By definition, a model aircraft must be “flown within visual line of sight of the person operating the aircraft.” P.L. 112-95, section 336(c)(2). Based on the plain language of the statute, the FAA interprets this requirement to mean that: (1) the aircraft must be visible at all times to the operator; (2) that the operator must use his or her own natural vision (which includes vision corrected by standard eyeglasses or contact lenses) to observe the aircraft; and (3) people other than the operator may not be used in lieu of the operator for maintaining visual line of sight. Under the criteria above, visual line of sight would mean that the operator has an unobstructed view of the model aircraft.

To ensure that the operator has the best view of the aircraft, the statutory requirement would preclude the use of vision-enhancing devices, such as binoculars, night vision goggles, powered vision magnifying devices, and goggles designed to provide a “first-person view” from the model. Such devices would limit the operator’s field of view thereby reducing his or her ability to see-and avoid other aircraft in the area. Additionally, some of these devices could dramatically increase the distance at which an operator could see the aircraft, rendering the statutory visual-line-of-sight requirements meaningless.

Finally, based on the plain language of the statute, which says that aircraft must be “flown within the visual line of sight of the person operating the aircraft,” an operator could not rely on another person to satisfy the visual line of sight requirement. See id. (emphasis added). While the statute would not preclude using an observer to augment the safety of the operation, the operator must be able to view the aircraft at all times.

Interpretation of the Special Rule for Model Aircraft, 14 CFR Part 91 at 8-9.

This interpretation prohibits the drone operator from using augmented reality devices (such as Google Glass or Oculus Rift) as the visual means of controlling the aircraft. Looking at the limited field of view for these devices in the linked examples, suggests that the FAA’s interpretation is a wise one.  If you have an opinion on the matter the FAA has granted a 60-day extension for the public to comment on its interpretation of the Special Rule for Model Aircraft. The new deadline for comment is September 23, 2014.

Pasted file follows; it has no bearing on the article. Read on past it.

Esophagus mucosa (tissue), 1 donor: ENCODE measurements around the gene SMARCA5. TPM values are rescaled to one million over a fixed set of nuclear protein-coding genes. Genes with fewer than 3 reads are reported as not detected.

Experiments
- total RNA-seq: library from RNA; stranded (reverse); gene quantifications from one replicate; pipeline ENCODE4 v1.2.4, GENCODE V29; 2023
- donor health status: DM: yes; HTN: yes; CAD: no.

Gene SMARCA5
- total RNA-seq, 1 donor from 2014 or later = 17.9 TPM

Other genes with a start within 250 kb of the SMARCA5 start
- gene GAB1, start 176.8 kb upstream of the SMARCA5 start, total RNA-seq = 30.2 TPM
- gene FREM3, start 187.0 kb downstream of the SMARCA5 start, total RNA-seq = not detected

While the FAA recognizes that it does not have the authority to regulate drones meeting the model aircraft criteria that are used are strictly for recreational purposes within the described guideleine, but asserts that it can regulate the same model aircraft used for commercial purposes:

Thus, based on the language of the statute, we conclude that aircraft that meet the statutory definition and operational requirements would be exempt from future FAA rulemaking action specifically regarding model aircraft. Model aircraft that do not meet these statutory requirements are nonetheless unmanned aircraft, and as such, are subject to all existing FAA regulations, as well as future rulemaking action, and the FAA intends to apply its regulations to such unmanned aircraft.

Interpretation of the Special Rule for Model Aircraft, 14 CFR Part 91 at 11. To clarify this, in its interpretation the FAA provides the following examples of recreational (non-regulated) versus commercial use (regulated and currently prohibited):

Hobby or Recreation Not Hobby or Recreation
Flying a model aircraft at the local model aircraft club. Receiving money for demonstrating aerobatics with a model aircraft.
Taking photographs with a model aircraft for personal use. A realtor using a model aircraft to photograph a property that he is trying to sell and using the photos in the property’s real estate listing.A person photographing a property or event and selling the photos to someone else.
Using a model aircraft to move a box from point to point without any kind of compensation. Delivering packages to people for a fee.
Viewing a field to determine whether crops need water when they are grown for personal enjoyment. Determining whether crops need to be watered that are grown as part of commercial farming operation.

While drones operated for recreational use under the criteria set forth above are exempt from regulation by the FAA, state and local authorities may impose additional restrictions.

While the difference in regulatory treatment of the same drone and same operator based only upon whether the drone is used for recreational or commercial use is not particularly logical, it arises from the desire of Congress to protect the recreational model aircraft community and not an effort to stifle the use of drones for commercial purposes (nor permit their unfettered and unregulated use).

One thing that is clear, while the federal regulatory bureaucracy may be slow in promulgating commercial drone regulations, the commercial use of drones is coming and will be big business.  It will also present many noval legal issues to be addressed by “hytech lawyers”

If you are interested learning more about the big future ahead for the commercial use of drones, I recommend the linked 60 Minutes ( story which provides some excellent background information.

Leave a Reply

Your email address will not be published. Required fields are marked *